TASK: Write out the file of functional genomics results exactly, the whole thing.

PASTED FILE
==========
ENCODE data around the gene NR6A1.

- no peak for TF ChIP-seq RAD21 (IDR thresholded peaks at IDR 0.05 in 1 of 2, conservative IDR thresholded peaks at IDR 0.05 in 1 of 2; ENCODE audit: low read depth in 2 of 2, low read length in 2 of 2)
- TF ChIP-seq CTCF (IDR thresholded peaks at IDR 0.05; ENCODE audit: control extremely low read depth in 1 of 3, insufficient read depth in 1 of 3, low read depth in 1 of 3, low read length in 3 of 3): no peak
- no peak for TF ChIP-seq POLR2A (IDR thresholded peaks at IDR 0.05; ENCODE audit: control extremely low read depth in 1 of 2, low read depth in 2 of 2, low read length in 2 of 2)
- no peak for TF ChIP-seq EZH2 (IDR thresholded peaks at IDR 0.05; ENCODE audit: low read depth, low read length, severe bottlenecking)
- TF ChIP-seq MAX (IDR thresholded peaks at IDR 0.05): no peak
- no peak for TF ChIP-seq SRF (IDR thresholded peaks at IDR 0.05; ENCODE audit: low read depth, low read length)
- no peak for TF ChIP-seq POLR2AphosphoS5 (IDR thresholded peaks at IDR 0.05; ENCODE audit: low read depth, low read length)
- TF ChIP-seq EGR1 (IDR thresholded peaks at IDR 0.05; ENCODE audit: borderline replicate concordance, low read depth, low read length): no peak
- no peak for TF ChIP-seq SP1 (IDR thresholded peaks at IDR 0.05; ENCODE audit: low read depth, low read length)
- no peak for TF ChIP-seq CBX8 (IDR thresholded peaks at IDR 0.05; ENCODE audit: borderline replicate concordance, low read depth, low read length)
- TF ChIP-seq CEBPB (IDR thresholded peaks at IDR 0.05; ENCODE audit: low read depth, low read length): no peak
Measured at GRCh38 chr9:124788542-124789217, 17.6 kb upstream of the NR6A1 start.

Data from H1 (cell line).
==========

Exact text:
ENCODE data around the gene NR6A1.

- no peak for TF ChIP-seq RAD21 (IDR thresholded peaks at IDR 0.05 in 1 of 2, conservative IDR thresholded peaks at IDR 0.05 in 1 of 2; ENCODE audit: low read depth in 2 of 2, low read length in 2 of 2)
- TF ChIP-seq CTCF (IDR thresholded peaks at IDR 0.05; ENCODE audit: control extremely low read depth in 1 of 3, insufficient read depth in 1 of 3, low read depth in 1 of 3, low read length in 3 of 3): no peak
- no peak for TF ChIP-seq POLR2A (IDR thresholded peaks at IDR 0.05; ENCODE audit: control extremely low read depth in 1 of 2, low read depth in 2 of 2, low read length in 2 of 2)
- no peak for TF ChIP-seq EZH2 (IDR thresholded peaks at IDR 0.05; ENCODE audit: low read depth, low read length, severe bottlenecking)
- TF ChIP-seq MAX (IDR thresholded peaks at IDR 0.05): no peak
- no peak for TF ChIP-seq SRF (IDR thresholded peaks at IDR 0.05; ENCODE audit: low read depth, low read length)
- no peak for TF ChIP-seq POLR2AphosphoS5 (IDR thresholded peaks at IDR 0.05; ENCODE audit: low read depth, low read length)
- TF ChIP-seq EGR1 (IDR thresholded peaks at IDR 0.05; ENCODE audit: borderline replicate concordance, low read depth, low read length): no peak
- no peak for TF ChIP-seq SP1 (IDR thresholded peaks at IDR 0.05; ENCODE audit: low read depth, low read length)
- no peak for TF ChIP-seq CBX8 (IDR thresholded peaks at IDR 0.05; ENCODE audit: borderline replicate concordance, low read depth, low read length)
- TF ChIP-seq CEBPB (IDR thresholded peaks at IDR 0.05; ENCODE audit: low read depth, low read length): no peak
Measured at GRCh38 chr9:124788542-124789217, 17.6 kb upstream of the NR6A1 start.

Data from H1 (cell line).